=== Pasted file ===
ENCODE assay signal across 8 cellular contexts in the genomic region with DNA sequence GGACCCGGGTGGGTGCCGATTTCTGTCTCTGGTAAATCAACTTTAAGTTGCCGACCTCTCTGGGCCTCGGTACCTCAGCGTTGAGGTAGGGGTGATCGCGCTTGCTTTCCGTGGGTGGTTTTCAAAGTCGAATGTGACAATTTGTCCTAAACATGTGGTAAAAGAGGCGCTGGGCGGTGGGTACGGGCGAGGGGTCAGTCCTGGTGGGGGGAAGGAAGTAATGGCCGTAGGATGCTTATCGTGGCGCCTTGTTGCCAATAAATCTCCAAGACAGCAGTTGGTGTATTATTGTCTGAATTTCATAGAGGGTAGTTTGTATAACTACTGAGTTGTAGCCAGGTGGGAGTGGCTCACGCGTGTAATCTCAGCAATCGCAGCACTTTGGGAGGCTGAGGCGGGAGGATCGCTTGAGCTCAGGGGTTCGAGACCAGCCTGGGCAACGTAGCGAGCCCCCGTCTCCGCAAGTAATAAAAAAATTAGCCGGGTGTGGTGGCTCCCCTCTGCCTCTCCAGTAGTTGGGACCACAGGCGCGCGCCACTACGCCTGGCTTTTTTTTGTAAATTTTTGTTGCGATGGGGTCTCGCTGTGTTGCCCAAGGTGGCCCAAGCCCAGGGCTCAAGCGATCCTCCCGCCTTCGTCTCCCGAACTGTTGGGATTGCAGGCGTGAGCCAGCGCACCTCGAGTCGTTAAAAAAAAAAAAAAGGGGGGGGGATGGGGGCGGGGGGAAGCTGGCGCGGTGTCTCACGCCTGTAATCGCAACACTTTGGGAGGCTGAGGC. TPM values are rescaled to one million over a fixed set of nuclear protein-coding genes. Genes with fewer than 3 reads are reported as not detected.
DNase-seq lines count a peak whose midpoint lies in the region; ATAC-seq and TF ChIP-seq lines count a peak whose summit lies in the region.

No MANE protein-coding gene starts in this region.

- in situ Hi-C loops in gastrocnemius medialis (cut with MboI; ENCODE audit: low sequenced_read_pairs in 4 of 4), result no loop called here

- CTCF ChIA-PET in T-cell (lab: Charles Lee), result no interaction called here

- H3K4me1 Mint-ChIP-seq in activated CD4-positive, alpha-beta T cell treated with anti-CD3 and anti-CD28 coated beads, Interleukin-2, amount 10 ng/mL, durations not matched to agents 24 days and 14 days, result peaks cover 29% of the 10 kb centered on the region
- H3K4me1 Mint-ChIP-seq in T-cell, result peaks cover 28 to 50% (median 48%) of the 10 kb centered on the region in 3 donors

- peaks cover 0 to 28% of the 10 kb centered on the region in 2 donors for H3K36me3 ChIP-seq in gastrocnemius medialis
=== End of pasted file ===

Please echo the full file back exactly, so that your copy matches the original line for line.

ENCODE assay signal across 8 cellular contexts in the genomic region with DNA sequence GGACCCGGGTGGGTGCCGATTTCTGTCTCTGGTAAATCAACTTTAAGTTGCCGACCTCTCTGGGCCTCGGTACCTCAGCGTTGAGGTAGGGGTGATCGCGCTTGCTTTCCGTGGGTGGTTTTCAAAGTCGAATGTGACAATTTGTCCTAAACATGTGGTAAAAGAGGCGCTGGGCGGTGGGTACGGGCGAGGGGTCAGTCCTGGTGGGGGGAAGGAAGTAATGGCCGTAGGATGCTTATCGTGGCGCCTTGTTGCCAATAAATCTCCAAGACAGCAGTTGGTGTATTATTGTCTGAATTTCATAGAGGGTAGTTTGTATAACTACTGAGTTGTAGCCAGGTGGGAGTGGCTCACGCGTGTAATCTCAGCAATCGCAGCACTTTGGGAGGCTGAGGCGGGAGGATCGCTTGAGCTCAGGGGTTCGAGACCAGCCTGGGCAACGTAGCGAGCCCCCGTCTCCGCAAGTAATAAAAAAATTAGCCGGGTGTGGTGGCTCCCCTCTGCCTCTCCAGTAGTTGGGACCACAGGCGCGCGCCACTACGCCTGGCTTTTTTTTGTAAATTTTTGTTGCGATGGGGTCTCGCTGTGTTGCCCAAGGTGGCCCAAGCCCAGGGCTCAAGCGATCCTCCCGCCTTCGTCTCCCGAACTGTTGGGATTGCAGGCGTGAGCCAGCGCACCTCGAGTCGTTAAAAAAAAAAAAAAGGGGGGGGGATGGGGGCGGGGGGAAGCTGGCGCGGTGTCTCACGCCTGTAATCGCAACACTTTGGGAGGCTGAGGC. TPM values are rescaled to one million over a fixed set of nuclear protein-coding genes. Genes with fewer than 3 reads are reported as not detected.
DNase-seq lines count a peak whose midpoint lies in the region; ATAC-seq and TF ChIP-seq lines count a peak whose summit lies in the region.

No MANE protein-coding gene starts in this region.

- in situ Hi-C loops in gastrocnemius medialis (cut with MboI; ENCODE audit: low sequenced_read_pairs in 4 of 4), result no loop called here

- CTCF ChIA-PET in T-cell (lab: Charles Lee), result no interaction called here

- H3K4me1 Mint-ChIP-seq in activated CD4-positive, alpha-beta T cell treated with anti-CD3 and anti-CD28 coated beads, Interleukin-2, amount 10 ng/mL, durations not matched to agents 24 days and 14 days, result peaks cover 29% of the 10 kb centered on the region
- H3K4me1 Mint-ChIP-seq in T-cell, result peaks cover 28 to 50% (median 48%) of the 10 kb centered on the region in 3 donors

- peaks cover 0 to 28% of the 10 kb centered on the region in 2 donors for H3K36me3 ChIP-seq in gastrocnemius medialis